The British might have lost the Battle of Waterloo had today's journalistic practices been operating at the time, a Tory peer has suggested.
Lord Spicer said that the Duke of Wellington might never had been in a position to command the allied army, which helped defeat Napoleon 200 years ago, because of his involvement in a possible case.
The former MP said: "On the morning of the Battle of Waterloo, the Duke wrote: 'I have no time to write a short letter so I will write a long one'.
"He was probably referring to a divorce in which he was one of the cited parties, unfortunately.
"Is it not the case that had the journalistic practices that prevailed today had applied at that time he might never have been supreme commander and we might have lost?"
Lord Garinder of Kimble, who was answering questions for the Government on plans to mark the 200th anniversary, said: "I think we can all be extremely grateful for the Duke of Wellington's courage and bravery."
Tory former Cabinet minister Lord Forsyth of Drumlean said: "In commemorating a famous victory over Napolean by the Iron Duke and his European allies, do you agree that we must never forget the sacrifices made by the peoples of this island over the last 200 years in defence of peace, prosperity, democracy and freedom in Europe.
"In this week of all weeks, we must stand together as a United Kingdom with our allies in defending this precious legacy."
Liberal Democrat Baroness Bonham-Carter of Yarnbury said the commemoration of the June 18 battle should "emphasise not the triumph but the tragedy of conflict - tragedy we experienced so strongly last week".
Lord Gardiner said: "I think it is rightly why we have all used the words commemoration and never celebration.
"I think it encapsulates what we all feel about the sacrifice of these dreadful battles, but we are grateful we prevailed."
Lord Gardiner told peers: "The Government is working with Waterloo 200, the charitable trust, to commemorate the 200th anniversary of the battle.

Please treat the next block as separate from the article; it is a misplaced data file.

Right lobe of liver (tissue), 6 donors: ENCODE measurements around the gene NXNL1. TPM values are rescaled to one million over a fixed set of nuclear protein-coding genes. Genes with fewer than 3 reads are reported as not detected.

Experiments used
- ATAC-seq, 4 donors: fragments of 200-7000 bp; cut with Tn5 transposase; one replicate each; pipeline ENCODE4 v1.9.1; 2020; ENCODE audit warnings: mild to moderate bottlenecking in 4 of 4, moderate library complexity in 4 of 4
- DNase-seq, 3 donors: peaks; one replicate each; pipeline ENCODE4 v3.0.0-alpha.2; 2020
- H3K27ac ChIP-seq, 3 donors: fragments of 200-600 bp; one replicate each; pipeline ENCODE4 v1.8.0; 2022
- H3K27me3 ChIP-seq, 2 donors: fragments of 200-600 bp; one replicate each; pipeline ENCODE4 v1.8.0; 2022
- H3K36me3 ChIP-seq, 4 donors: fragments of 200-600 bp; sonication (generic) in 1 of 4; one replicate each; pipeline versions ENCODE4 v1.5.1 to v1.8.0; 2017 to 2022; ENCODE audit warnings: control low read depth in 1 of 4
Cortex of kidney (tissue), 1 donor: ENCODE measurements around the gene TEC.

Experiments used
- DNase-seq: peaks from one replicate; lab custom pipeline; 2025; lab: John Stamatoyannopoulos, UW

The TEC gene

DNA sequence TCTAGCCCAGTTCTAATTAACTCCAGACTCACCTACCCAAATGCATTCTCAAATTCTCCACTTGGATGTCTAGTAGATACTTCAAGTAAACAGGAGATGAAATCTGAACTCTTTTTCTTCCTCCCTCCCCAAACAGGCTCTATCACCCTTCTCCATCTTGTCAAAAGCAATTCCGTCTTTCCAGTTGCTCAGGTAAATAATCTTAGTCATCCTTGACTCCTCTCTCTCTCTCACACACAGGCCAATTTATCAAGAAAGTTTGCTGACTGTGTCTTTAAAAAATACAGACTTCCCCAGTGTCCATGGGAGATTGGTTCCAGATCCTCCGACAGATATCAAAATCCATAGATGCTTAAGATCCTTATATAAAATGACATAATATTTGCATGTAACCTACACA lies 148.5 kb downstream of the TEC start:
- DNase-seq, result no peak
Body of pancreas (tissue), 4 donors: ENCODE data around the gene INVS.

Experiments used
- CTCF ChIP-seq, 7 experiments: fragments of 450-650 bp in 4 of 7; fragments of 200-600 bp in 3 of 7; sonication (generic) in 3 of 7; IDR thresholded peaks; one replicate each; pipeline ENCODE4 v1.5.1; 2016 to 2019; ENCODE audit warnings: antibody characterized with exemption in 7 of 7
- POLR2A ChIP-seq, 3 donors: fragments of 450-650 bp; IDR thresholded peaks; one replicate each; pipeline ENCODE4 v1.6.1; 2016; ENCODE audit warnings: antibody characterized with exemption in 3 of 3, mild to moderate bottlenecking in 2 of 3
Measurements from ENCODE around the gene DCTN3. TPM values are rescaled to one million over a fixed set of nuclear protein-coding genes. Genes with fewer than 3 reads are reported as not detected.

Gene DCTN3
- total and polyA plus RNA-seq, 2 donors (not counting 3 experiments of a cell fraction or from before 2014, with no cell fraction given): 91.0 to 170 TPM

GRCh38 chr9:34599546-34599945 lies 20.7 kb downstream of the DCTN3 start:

"Many activities are planned across the United Kingdom and in Belgium."
He said the Government was providing £1 million to ensure the farmhouse at Hougoumont, at the site of the battle in Belgium, was restored by June 18.
Tory the Earl of Cathcart said he had in his family archive original maps of the battlefield used by members of his family who fought there.
"One was aide de camp to Wellington and another had three horses shot from under him during the battle. Happily both survived going on to become generals like their father, grandfather and great-grandfather," he said.
"Naturally I welcome the Government's donation to help the restoration of Hougoumont, but can I ask about the overall cost and funding?
"Have any other countries made donations - presumably not the French?"
Lord Gardiner said there were contributions from a Belgium regional government and Belgium and UK sponsors.
Admiral Lord West of Spithead, a Labour peer and former chief sea lord, said part of the celebrations would involve the recreation of the dispatch from Brussels to London.
"HMS Peruvian was becalmed off Ostend and the captain and four sailors than rowed 18 miles to Broadstairs," he said.
"Do you not think if we are to recreate it we are going to have to start training some captains in the Royal Navy now to achieve that?"